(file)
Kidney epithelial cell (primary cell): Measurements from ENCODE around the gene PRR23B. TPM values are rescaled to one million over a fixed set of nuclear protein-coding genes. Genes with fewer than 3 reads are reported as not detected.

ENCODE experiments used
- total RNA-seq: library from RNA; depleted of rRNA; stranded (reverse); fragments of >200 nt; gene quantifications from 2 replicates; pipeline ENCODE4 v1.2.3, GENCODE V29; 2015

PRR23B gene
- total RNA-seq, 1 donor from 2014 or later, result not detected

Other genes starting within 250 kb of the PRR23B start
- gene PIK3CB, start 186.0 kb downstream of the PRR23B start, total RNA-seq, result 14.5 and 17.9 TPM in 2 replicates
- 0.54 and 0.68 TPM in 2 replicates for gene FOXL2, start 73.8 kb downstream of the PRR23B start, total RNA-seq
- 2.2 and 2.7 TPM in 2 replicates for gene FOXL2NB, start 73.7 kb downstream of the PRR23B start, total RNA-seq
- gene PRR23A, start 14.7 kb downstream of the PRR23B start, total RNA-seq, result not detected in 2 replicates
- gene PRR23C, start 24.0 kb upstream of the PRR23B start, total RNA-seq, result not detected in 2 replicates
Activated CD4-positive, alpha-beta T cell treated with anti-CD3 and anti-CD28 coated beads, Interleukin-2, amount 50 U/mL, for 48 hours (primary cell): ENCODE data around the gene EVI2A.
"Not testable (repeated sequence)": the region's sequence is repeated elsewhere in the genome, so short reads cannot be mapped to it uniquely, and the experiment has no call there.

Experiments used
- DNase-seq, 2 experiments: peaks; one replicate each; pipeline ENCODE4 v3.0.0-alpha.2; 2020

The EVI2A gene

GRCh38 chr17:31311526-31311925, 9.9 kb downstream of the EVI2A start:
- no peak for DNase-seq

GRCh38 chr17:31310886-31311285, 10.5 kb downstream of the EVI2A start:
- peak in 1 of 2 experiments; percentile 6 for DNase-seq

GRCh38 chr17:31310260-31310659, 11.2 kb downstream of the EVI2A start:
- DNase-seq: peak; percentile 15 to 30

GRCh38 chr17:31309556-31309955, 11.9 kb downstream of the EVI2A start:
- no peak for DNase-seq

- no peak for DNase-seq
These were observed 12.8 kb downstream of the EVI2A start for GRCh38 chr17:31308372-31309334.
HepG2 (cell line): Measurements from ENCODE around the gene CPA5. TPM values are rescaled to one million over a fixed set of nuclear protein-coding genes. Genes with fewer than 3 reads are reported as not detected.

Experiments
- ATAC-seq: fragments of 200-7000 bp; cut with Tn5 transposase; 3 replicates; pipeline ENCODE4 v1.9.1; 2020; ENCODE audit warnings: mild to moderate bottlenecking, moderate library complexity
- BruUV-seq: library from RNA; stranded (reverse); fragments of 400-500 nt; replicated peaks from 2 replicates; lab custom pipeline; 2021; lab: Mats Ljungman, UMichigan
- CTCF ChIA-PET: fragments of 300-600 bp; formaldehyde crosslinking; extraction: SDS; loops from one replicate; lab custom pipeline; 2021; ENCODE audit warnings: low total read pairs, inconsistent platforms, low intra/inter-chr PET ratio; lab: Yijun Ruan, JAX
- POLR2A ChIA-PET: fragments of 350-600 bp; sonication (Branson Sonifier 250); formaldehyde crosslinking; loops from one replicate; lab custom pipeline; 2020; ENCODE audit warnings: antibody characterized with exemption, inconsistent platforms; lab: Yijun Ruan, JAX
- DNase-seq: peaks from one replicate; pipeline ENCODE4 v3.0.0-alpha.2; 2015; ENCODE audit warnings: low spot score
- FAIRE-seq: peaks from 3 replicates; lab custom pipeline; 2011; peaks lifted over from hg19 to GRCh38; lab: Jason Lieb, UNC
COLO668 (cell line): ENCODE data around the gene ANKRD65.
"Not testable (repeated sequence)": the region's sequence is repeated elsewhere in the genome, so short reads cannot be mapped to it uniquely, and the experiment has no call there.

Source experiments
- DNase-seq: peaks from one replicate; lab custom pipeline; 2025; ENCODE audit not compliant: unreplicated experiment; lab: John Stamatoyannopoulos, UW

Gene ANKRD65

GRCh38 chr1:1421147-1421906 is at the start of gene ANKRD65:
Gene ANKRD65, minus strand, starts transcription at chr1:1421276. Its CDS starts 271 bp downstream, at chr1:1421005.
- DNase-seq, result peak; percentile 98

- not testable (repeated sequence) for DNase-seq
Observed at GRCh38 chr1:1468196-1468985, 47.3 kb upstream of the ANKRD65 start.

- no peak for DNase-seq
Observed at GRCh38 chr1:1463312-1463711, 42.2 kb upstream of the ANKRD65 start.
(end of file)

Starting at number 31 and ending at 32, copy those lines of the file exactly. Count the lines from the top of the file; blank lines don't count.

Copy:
- CTCF ChIA-PET: fragments of 300-600 bp; formaldehyde crosslinking; extraction: SDS; loops from one replicate; lab custom pipeline; 2021; ENCODE audit warnings: low total read pairs, inconsistent platforms, low intra/inter-chr PET ratio; lab: Yijun Ruan, JAX
- POLR2A ChIA-PET: fragments of 350-600 bp; sonication (Branson Sonifier 250); formaldehyde crosslinking; loops from one replicate; lab custom pipeline; 2020; ENCODE audit warnings: antibody characterized with exemption, inconsistent platforms; lab: Yijun Ruan, JAX